An international ideas competition has been announced for a 1,200m² performance stage and rehearsal complex for musicians in Sydney (Deadline: 27 March)
The ARCHmedium-organised contest is open to students and young architects, and seeks proposals for a temporary pavilion within the Royal Botanic Gardens next to Jørn Utzon’s iconic Sydney Opera House.
The speculative project, which marks 60 years since Utzon’s competition-winning scheme was first announced, explores the potential for introducing integrated rehearsal rooms and performance spaces for music and theatre within the waterfront green space.
According to the brief: ‘ARCHmedium proposes the creation of a new integrated pavilion dedicated to music and the scenic arts under the centennial trees of the Botanic Gardens park. The programme establishes a series of independent follies for the rehearsal of students and young bands.
‘At the same time, we propose a set of small rooms for musical and theatrical shows to introduce the new generations to the population. ARCHmedium calls for proposals that efficiently integrate into the set, making ties between both historic institutions and that add value to the emblematic whole.’
Utzon’s expressionist concrete design was chosen following a design competition for the venue which received more than 230 entries. The building completed 16 years later, in 1973 following Utzon’s resignation from the project. It was made a UNESCO World Heritage Site in 2007, and today receives more than 1.2 million visitors every year.
The Royal Botanic Gardens, which sits alongside the opera house, is home to the Sydney Conservatorium of Music which was founded in 1915 and has around 750 students. Other nearby landmarks include the 19th-century Government House, the Art Gallery of New South Wales and the Museum of Contemporary Art Australia.
Proposals for the pavilion should feature three rehearsal rooms, three performance halls, a ticket hall, café and WC facilities.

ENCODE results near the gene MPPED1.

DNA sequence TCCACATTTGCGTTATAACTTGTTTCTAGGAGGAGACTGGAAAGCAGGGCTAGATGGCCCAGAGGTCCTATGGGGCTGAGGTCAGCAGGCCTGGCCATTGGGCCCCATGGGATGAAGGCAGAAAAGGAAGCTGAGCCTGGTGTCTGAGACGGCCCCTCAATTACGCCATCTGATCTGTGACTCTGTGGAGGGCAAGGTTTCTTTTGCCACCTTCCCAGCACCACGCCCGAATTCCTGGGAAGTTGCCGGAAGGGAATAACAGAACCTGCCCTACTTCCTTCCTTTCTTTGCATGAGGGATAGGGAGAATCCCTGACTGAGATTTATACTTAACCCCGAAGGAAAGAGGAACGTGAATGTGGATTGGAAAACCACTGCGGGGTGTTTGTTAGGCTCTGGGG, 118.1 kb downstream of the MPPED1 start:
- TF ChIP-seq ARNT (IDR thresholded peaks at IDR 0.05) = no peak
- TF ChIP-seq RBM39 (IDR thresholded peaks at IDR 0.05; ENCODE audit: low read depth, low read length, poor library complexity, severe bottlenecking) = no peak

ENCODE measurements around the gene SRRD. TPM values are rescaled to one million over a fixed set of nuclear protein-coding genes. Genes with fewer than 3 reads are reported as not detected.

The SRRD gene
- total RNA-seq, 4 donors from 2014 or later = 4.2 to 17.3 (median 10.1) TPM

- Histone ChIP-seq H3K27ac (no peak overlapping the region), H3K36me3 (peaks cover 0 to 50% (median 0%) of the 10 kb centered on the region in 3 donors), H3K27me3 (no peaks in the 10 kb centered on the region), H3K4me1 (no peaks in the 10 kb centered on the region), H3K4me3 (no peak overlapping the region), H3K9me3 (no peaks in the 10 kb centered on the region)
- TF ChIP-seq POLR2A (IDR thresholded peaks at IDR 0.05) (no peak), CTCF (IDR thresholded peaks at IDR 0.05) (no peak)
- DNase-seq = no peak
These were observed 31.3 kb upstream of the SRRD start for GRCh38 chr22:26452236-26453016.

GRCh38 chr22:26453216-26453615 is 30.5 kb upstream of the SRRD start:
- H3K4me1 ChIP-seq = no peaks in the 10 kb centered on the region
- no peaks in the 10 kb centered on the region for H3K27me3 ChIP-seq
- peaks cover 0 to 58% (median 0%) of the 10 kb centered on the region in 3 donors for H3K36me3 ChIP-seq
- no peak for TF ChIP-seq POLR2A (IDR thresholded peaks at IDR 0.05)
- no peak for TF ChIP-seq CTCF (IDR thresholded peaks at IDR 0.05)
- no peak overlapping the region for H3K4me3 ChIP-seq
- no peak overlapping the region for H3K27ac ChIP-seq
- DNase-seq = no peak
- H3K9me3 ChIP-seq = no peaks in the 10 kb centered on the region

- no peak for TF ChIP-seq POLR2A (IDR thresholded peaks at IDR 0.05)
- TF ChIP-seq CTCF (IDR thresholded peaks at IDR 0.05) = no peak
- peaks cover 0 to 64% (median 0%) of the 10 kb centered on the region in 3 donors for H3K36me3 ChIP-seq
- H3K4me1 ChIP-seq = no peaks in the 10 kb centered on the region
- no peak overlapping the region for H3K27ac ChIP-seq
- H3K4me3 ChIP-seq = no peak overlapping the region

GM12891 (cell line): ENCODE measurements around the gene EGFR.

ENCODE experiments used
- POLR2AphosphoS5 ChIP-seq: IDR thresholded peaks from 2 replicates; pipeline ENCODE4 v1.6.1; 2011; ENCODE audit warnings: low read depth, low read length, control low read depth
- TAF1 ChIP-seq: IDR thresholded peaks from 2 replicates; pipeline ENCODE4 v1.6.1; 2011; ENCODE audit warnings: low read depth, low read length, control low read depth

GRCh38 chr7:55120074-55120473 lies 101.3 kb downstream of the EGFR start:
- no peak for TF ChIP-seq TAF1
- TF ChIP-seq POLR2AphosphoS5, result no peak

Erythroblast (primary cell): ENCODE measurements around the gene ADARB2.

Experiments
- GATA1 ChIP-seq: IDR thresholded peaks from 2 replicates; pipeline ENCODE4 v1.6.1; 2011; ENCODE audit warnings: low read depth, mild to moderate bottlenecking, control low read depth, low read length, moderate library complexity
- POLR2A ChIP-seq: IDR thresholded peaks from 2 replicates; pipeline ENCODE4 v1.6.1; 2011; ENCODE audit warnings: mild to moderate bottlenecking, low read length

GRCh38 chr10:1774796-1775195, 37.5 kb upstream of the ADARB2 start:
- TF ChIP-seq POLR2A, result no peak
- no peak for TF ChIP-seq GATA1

The overall student winner, set to be announced on 24 April, will receive €2,500. There will also be a second prize of €1,000, third prize of €500, 10 honourable mentions and a young architect prize of €2,000.
How to apply
The deadline for submissions is 27 March
Special registration from 25 November to 15 January: €60.50
Early registration from 16 January to 12 February: €90.75
Regular registration fom 13 February to 12 March: €121
Visit the competition website for more information
Acoustic Shells case study: Q&A with Jason Flanagan
The design director at Flanagan Lawrence discusses lessons learned designing an outdoor performance space for Littlehampton, England
How did your Acoustic Shells project deliver a suitable outdoor performance space for Littlehampton’s sea front?
The Acoustic Shells act as a stage and a shelter for the local community, sited in a sunken garden beside the beach in Littlehampton. The concept for the shells is derived from the notion of a traditional bandstand. They are used by all sorts of local acoustic bands and choirs, and occasionally for amplified events and parties.
One shell faces the town and forms the principal bandstand. The acoustic design of the interior creates a reflective concrete surface to project the sound of the performers to the audience in the sunken garden. The other shell faces the beach and forms a more intimate structure as a shelter for listening to the sound of the sea or for buskers to perform facing the promenade.
Which architectural, material and other considerations are important when designing small-scale performance spaces such as these?
The needs of the different types of performers are an important consideration. Our acoustic shells are designed to function as natural projectors of the sounds created within them. The spaces need to be extremely easy to use without requiring a lot of effort to set up events. The durability of the concrete structures was also a key consideration given the harsh maritime climate on the beach in Littlehampton as well as the risk of vandalism.
What advice would you have to participants on designing a rehearsal folly for Sydney’s Royal Botanical Gardens?
A response to the remarkable context is obviously crucial, but my advice would be to focus on how any architectural response creates an acoustic interior that works for the musicians; allowing them to hear themselves and play as an ensemble while projecting a high quality of sound to any audience.